Two articles from this past week have shed some much needed light on one popular contemporary “edu-fad,” so to speak: differentiated instruction.
In a nutshell, differentiated instruction (DI) depends on classroom teachers tailoring their instruction to the individual “learning styles” of each student. That’s right, each student in the classroom.
Like way too many other edu-fads, DI is riddled with problems — a lot of which are logistical. Let’s take a gander at what James R. Delisle, a former college professor and now-educational consultant, has to say:
Although fine in theory, differentiation in practice is harder to implement in a heterogeneous classroom than it is to juggle with one arm tied behind your back.
Mike Schmoker, in a 2010 Commentary for Education Week titled “When Pedagogic Fads Trump Priorities,” relates that his experiences of observing educators trying to differentiate caused him to draw this conclusion: “In every case, differentiated instruction seemed to complicate teachers’ work, requiring them to procure and assemble multiple sets of materials, … and it dumbed down instruction.”
As additional evidence of the ineffectiveness of differentiation, in a 2008 report by the Fordham Institute, 83 percent of teachers nationwide stated that differentiation was “somewhat” or “very” difficult to implement.
The biggest reason differentiation doesn’t work, and never will, is the way students are deployed in most of our nation’s classrooms. Toss together several students who struggle to learn, along with a smattering of gifted kids, while adding a few English-language learners and a bunch of academically average students and expect a single teacher to differentiate for each of them. That is a recipe for academic disaster if ever I saw one. Such an admixture of students with varying abilities in one classroom causes even the most experienced and conscientious teachers to flinch, as they know the task of reaching each child is an impossible one.
And that’s just it — how many public school classrooms are actually equipped to implement DI as it should be? How does a teacher design individual lessons for thirty students, and then teach them all … in a 45-50 minute time period? Even a block schedule’s 90-minute class period isn’t sufficient.
Oh, and are there 50 hours in a day so as to allow teachers to create all these (individual) lessons?
Keep in mind: We’re talking about lesson plans for each gifted student, each honors student, each grade-level student, each below grade-level student, each special ed student, each student with an IEP, and each student with a 504.
Delisle is spot-on in this next comment:
It seems to me that the only educators who assert that differentiation is doable are those who have never tried to implement it themselves: university professors, curriculum coordinators, and school principals. It’s the in-the-trenches educators who know the stark reality: Differentiation is a cheap way out for school districts to pay lip service to those who demand that each child be educated to his or her fullest potential.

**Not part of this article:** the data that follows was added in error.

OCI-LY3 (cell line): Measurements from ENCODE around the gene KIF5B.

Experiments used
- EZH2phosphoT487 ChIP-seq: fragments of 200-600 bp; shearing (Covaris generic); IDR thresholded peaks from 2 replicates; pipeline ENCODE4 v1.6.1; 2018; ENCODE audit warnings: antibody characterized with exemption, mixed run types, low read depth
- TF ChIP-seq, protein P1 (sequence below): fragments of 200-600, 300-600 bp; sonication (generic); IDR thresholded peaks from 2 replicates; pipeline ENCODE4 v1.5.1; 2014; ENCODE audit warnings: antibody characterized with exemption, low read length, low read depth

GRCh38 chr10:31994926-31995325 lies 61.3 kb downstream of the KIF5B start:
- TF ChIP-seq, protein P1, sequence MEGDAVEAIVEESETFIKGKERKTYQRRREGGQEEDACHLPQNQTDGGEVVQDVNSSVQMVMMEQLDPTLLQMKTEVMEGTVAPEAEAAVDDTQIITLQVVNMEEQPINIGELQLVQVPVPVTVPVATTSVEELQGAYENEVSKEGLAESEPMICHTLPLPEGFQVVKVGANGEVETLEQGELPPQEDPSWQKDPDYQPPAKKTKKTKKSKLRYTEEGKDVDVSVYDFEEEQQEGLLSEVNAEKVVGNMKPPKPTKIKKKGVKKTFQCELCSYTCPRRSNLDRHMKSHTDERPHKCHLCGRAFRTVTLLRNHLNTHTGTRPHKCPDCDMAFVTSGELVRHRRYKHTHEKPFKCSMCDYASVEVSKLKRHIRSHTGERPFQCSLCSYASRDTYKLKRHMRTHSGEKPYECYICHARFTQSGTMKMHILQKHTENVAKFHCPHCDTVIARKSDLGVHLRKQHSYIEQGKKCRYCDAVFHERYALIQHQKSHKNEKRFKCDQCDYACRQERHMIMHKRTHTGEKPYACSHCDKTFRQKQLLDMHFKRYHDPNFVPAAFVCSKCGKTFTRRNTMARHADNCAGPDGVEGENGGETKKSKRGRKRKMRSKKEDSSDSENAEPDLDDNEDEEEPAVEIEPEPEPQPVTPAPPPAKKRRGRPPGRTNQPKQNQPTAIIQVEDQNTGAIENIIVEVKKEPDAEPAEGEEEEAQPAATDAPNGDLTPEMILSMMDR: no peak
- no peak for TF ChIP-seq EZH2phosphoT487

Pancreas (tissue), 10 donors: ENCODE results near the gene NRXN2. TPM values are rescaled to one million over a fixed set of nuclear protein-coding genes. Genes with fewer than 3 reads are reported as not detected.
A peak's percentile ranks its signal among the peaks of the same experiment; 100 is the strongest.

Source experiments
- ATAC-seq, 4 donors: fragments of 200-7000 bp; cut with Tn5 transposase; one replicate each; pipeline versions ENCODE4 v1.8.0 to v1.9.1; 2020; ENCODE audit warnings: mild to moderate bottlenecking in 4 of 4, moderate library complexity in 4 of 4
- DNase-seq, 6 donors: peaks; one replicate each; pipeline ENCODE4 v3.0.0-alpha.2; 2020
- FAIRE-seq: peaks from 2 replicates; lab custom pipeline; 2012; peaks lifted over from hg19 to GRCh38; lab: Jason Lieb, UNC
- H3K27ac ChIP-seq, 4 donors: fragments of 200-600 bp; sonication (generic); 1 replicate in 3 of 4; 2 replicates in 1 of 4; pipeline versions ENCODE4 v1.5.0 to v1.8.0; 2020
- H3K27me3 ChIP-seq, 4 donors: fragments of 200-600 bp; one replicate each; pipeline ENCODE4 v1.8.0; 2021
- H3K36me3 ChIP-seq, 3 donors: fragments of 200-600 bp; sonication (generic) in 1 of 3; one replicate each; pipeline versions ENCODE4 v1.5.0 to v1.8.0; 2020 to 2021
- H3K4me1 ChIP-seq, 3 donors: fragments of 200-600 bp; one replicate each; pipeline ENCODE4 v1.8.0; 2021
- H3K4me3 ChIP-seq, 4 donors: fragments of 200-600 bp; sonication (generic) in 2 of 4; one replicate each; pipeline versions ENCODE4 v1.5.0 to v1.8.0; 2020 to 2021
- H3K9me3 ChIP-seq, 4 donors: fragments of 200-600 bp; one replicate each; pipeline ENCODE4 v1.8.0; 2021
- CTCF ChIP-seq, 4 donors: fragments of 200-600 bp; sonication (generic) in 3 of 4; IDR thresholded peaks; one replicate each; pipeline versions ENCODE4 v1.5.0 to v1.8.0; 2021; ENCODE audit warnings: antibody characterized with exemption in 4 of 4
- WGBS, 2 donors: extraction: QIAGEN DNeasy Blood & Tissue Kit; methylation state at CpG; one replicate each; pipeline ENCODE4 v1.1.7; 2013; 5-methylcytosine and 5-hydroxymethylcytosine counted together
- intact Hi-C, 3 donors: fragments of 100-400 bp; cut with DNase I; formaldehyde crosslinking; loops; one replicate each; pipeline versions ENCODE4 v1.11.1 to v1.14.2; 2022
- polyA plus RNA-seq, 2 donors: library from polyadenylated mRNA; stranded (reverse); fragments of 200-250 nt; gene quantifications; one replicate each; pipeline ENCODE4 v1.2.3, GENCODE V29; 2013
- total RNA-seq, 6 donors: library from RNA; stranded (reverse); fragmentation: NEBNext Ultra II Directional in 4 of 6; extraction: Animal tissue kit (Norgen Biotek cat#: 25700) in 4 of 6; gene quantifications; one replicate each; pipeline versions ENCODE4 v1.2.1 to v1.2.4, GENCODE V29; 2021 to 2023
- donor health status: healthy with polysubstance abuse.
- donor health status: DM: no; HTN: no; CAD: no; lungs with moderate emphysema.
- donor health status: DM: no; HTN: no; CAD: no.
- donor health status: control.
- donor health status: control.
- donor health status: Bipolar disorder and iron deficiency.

Indeed. Many teachers would love to see some of these college profs come in and demonstrate how their great theories work in a typical classroom. And how many district-based curriculum folk devise new “teaching strategies” either because they’re working on their own advanced degree … or have to “justify” their jobs?
As noted, DI relies on the notion that each child in a classroom has his/her own “learning style.” But our second recent article calls this whole notion a myth:
Is there any evidence to support the learning styles concept? Yes there is a little, but experts on the topic like Harold Pashler and Doug Rohrer point out that most of this evidence is weak. Convincing evidence for learning styles would show that people of one preferred learning style learned better when taught material in their favored way, whereas a different group with a different preference learned the same material better when taught in their favored fashion. Yet surprisingly few studies of this format have produced supporting evidence for learning styles; far more evidence (such as this study) runs counter to the myth. What often happens is that both groups perform better when taught by one particular style.
Another major problem is that there are so many different possible ways to describe people’s preferred learning styles. Indeed, a review published in 2004 identified over 71 different styles mooted in the literature.
What’s more, even if we accept a particular scheme for measuring learning styles, evidence shows that learning style questionnaires are unreliable and people’s self-reported preferences are poorly correlated with their actual performance. In other words, a person might think they learn better, say, visually rather than verbally, but their performance says otherwise!
Article author Christian Jarrett, a cogntive neuroscientist, doesn’t completely jettison the idea of tailored learning. For example, he notes that “there is evidence that novices learn better from studying examples,” and that “those with more expertise learn better by solving problems themselves.”
But overall, he says, utilizing the “learning styles” concept for curriculum may actually be doing harm. “… the approach ‘encourages teachers to teach to students’ intellectual strengths rather than their weaknesses.’
“Students need to correct and compensate for their shortcomings, not avoid them.”
Economics is another factor. “Learning style” questionnaires and training workshops (sometimes known as “inservices”) are expensive. That the science on learning styles is so weak, Jarrett notes, should be “good news to educators at all levels,” money-wise.
Dave Huber is an assistant editor of The College Fix. (@ColossusRhodey)
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